Seasonal dynamics of cyanobacteria and eukaryotic phytoplankton in a multiple-reservoir recycling irrigation system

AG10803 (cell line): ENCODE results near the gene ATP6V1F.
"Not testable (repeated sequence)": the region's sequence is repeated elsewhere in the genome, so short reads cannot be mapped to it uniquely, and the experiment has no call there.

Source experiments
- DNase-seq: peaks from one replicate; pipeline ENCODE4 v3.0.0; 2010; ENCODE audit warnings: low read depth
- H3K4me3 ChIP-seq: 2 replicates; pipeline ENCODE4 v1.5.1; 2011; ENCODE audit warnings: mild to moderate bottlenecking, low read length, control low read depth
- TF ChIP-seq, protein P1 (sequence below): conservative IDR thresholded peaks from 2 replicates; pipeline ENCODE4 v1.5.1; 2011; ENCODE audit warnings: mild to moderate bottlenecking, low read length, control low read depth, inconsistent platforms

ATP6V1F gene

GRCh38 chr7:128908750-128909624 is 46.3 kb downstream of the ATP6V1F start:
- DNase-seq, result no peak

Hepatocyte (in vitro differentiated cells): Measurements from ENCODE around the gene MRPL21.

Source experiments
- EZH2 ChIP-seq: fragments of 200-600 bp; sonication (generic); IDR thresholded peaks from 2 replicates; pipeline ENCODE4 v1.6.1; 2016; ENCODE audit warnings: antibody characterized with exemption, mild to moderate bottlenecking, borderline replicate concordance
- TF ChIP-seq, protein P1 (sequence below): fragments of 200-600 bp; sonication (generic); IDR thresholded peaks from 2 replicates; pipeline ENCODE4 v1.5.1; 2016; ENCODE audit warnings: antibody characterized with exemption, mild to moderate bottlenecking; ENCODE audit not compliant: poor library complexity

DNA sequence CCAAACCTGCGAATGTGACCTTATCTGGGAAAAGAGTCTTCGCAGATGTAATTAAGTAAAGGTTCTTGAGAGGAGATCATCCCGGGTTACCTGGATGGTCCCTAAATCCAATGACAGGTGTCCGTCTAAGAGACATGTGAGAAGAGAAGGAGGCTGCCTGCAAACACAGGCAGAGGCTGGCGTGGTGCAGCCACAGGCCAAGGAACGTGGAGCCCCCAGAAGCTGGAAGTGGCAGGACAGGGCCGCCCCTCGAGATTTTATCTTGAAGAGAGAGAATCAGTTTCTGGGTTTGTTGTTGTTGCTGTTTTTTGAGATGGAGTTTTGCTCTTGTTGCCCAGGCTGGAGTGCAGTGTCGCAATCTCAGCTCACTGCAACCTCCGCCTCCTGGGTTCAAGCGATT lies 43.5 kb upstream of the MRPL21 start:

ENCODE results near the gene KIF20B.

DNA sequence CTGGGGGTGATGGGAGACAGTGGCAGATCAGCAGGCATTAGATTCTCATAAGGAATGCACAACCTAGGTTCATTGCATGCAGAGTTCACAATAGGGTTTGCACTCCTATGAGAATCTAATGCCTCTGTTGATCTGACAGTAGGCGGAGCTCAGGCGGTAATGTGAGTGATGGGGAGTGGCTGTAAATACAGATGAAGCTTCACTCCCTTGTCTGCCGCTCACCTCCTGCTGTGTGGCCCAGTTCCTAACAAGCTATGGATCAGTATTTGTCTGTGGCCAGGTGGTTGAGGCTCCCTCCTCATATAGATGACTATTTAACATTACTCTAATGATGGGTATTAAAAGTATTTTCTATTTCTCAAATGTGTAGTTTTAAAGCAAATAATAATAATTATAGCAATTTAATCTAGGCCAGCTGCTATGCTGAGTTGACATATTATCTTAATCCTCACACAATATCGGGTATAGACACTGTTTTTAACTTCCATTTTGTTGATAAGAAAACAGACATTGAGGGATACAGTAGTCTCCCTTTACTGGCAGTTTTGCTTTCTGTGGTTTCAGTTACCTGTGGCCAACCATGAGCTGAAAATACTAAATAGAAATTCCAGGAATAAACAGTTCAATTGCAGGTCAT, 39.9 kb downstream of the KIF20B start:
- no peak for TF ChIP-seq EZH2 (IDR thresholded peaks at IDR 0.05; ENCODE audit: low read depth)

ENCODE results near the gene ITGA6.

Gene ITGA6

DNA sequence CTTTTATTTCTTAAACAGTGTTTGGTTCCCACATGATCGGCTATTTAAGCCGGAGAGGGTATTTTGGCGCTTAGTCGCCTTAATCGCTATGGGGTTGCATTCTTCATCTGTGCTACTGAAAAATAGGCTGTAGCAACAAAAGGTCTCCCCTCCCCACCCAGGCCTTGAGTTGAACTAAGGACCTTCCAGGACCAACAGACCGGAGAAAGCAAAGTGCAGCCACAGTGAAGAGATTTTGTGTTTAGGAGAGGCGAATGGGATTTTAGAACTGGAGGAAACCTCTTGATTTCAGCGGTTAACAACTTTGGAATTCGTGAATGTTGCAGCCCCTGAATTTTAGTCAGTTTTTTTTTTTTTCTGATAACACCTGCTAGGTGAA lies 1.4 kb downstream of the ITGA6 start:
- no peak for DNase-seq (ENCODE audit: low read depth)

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Abstract Background Agricultural runoff recycling systems are manmade aquatic ecosystems of growing significance to global water sustainability, crop health, and production. This study investigated the seasonal dynamics of microbial community in a three-reservoir recycling irrigation system with a stepwise water flow and compared with that of an adjacent runoff-free stream. Runoff water from all production areas was captured in a sedimentation reservoir which overflowed to a transition reservoir then retention reservoir through a culvert. Stream water was pumped to replenish the reservoirs as needed during growing seasons. Results 16S rDNA PCR clone libraries of quarterly water samples from three reservoirs and one stream were sequenced, and 575 operational taxonomic units (OTUs) were identified and assigned to cyanobacteria, eukaryotic phytoplankton, and other bacteria. When compared to the stream, three reservoirs consistently had low microbial diversity. A distinct seasonal pattern of microbial community structure was observed for each reservoir and the stream. Stream was consistently dominated by other bacteria. Retention reservoir was dominated by cyanobacteria during the summer and fall and eukaryotic phytoplankton during the winter and spring. Sedimentation reservoir was dominated by cyanobacteria beginning in the spring but that dominance was altered when water was pumped from the stream from early spring to fall seasons. Transition reservoir had the greatest shift of microbial community structure, being dominated by other bacteria in the summer, cyanobacteria in the fall, and eukaryotic phytoplankton in the winter and spring. Water temperature and ammonium level were the two most important contributing factors to the seasonality of microbial community in these reservoirs. Conclusions The three recycling irrigation reservoirs consistently had lower microbial diversity and distinct community structure when compared to the stream. These reservoirs were typically dominated by cyanobacteria during warm seasons and eukaryotic phytoplankton during cool seasons. This seasonal pattern was altered when water was pumped from the stream. The cyanobacteria dominance was associated with rising water temperature and ammonium level. These results highlight the importance of preventing agricultural runoff from entering natural waterways and water resources and provide a useful framework for further investigations into the ecological processes of this emerging ecosystem.